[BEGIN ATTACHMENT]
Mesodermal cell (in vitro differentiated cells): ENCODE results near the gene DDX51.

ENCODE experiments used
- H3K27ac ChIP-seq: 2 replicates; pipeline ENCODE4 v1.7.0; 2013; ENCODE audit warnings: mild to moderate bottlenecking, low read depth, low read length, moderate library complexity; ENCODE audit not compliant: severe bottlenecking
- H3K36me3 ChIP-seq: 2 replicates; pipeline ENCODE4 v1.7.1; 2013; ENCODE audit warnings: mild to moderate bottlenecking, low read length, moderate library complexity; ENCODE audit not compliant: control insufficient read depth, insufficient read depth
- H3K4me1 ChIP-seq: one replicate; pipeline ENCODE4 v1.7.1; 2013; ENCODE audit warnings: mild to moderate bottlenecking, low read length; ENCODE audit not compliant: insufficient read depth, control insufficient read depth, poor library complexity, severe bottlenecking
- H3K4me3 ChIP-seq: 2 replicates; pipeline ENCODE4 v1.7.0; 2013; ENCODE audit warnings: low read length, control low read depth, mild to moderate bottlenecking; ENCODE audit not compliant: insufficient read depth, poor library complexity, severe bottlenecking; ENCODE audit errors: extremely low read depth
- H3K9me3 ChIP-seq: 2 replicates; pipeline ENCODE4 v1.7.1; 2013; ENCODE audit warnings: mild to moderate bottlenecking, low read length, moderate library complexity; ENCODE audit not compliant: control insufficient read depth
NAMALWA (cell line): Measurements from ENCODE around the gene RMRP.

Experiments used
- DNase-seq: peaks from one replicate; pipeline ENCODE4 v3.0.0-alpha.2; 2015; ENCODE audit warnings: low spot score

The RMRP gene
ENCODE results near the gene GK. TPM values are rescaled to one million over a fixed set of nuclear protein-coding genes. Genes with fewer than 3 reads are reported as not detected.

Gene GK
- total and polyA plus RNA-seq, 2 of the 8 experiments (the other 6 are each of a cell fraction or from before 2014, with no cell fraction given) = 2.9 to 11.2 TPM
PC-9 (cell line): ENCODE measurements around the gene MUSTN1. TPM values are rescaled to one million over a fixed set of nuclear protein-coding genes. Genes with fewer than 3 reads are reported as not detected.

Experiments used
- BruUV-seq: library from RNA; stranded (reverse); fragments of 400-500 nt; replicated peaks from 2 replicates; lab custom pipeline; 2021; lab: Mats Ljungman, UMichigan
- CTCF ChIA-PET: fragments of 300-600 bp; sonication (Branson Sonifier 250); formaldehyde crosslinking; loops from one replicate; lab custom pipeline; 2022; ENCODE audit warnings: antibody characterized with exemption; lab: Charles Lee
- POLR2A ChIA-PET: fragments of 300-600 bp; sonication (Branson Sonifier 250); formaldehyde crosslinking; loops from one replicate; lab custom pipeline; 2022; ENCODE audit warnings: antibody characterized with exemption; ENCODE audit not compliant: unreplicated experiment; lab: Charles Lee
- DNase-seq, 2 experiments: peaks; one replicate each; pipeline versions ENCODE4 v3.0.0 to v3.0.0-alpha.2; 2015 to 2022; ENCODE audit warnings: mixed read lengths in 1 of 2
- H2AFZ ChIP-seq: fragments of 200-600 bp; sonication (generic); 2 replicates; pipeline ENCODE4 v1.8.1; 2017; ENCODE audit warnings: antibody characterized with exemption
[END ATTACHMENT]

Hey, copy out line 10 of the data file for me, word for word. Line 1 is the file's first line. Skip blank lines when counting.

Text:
- DNase-seq: peaks from one replicate; pipeline ENCODE4 v3.0.0-alpha.2; 2015; ENCODE audit warnings: low spot score